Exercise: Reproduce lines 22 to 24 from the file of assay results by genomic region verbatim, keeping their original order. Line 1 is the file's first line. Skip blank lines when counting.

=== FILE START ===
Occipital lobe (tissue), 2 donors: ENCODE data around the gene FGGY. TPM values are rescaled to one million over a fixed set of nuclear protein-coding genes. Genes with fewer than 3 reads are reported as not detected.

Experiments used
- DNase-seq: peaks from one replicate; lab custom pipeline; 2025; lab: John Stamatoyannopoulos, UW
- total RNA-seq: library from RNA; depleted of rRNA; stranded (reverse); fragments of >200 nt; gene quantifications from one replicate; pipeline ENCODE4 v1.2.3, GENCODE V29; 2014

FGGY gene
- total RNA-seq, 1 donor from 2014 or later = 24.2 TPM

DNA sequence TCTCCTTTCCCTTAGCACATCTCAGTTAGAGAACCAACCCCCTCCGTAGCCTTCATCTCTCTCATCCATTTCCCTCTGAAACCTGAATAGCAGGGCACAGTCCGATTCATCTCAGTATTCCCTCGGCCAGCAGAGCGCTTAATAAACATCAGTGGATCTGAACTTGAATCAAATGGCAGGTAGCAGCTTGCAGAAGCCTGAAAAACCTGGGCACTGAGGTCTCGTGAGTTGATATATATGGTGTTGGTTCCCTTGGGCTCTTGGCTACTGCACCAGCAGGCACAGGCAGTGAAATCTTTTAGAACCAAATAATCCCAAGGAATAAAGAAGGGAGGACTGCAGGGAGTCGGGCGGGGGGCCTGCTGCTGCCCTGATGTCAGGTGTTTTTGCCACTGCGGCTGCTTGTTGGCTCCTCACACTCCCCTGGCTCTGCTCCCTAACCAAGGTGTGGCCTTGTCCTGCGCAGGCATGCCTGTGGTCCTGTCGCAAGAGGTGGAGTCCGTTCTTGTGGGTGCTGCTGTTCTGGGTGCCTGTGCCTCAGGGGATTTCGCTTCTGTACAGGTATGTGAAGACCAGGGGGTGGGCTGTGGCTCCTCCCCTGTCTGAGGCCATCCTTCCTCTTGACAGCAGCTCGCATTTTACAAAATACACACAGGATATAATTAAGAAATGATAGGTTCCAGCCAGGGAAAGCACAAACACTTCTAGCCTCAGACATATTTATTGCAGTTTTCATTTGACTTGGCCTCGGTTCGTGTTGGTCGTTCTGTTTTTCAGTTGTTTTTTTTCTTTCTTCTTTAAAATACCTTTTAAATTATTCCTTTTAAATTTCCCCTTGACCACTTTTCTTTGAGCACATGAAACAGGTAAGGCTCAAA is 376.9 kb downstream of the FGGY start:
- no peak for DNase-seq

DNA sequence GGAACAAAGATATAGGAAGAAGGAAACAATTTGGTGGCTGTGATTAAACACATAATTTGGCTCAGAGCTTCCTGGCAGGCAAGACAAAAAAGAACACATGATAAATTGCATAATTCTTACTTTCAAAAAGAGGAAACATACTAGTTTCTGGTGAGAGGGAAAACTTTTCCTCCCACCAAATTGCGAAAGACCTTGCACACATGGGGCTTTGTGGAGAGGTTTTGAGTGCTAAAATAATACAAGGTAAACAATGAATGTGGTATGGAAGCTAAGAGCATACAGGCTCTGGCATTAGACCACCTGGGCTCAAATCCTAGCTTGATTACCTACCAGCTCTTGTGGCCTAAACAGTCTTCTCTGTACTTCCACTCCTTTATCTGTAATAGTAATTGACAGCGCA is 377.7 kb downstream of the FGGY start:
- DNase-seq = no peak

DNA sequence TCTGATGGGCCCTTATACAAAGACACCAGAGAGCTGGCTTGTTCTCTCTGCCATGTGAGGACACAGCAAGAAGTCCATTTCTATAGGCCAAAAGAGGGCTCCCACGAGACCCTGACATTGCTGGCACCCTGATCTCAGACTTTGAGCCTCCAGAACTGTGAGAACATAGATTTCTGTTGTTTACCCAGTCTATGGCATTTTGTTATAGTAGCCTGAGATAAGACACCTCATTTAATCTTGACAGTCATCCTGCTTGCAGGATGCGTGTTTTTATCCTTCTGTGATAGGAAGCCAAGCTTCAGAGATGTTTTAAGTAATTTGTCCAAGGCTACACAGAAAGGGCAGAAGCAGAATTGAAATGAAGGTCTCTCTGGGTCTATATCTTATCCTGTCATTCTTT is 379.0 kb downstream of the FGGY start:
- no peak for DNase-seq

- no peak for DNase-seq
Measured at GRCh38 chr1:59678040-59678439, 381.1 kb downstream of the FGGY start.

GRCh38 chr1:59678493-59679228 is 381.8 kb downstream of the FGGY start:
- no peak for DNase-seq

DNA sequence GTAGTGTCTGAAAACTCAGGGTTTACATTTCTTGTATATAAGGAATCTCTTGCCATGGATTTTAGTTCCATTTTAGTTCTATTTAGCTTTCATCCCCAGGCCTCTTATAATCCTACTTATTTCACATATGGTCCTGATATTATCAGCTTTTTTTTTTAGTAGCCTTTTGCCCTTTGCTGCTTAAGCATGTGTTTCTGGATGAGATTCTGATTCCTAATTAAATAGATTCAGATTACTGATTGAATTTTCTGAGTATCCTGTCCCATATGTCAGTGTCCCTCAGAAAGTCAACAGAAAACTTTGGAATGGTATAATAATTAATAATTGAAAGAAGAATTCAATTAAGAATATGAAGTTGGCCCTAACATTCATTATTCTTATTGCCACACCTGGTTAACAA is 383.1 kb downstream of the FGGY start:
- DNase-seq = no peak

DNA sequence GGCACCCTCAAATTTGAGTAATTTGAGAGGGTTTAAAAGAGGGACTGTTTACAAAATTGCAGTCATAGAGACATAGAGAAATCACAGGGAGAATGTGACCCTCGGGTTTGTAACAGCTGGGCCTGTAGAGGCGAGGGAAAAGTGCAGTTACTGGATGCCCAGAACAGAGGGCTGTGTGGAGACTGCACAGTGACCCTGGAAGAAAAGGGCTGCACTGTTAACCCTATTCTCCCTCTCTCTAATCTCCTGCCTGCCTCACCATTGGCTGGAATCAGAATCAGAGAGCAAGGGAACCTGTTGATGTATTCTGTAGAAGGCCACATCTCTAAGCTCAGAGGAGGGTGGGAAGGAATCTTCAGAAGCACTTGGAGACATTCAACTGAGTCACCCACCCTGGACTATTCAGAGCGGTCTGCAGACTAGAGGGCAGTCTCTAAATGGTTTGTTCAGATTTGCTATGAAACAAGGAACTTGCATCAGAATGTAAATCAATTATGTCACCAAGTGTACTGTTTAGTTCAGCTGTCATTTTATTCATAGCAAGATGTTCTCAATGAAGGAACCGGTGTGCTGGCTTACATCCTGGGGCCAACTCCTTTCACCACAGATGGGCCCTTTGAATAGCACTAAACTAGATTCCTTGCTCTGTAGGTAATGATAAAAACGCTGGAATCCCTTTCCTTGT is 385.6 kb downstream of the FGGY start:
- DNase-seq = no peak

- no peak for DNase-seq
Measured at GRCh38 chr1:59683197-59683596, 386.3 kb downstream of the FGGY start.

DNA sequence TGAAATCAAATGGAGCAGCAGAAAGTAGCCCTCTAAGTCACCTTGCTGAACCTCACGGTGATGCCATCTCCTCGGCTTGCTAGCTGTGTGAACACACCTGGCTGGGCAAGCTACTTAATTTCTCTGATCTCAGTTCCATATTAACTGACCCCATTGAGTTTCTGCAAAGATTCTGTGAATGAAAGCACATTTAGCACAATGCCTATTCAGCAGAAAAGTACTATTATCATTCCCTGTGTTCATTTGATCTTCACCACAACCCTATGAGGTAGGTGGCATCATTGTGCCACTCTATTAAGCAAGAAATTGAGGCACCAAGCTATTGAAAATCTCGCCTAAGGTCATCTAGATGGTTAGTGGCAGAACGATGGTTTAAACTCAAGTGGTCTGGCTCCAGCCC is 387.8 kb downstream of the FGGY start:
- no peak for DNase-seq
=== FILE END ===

Measured at GRCh38 chr1:59683197-59683596, 386.3 kb downstream of the FGGY start.

DNA sequence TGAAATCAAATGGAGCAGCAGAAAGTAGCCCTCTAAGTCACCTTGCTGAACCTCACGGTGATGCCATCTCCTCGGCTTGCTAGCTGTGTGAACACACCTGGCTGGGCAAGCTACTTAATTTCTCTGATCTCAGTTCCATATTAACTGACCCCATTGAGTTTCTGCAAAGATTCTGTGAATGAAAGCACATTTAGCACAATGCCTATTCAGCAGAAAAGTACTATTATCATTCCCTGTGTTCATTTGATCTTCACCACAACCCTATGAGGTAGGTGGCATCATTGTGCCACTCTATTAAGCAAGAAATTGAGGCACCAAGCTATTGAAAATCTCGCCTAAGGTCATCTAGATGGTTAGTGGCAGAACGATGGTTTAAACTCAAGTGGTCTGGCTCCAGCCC is 387.8 kb downstream of the FGGY start:
- no peak for DNase-seq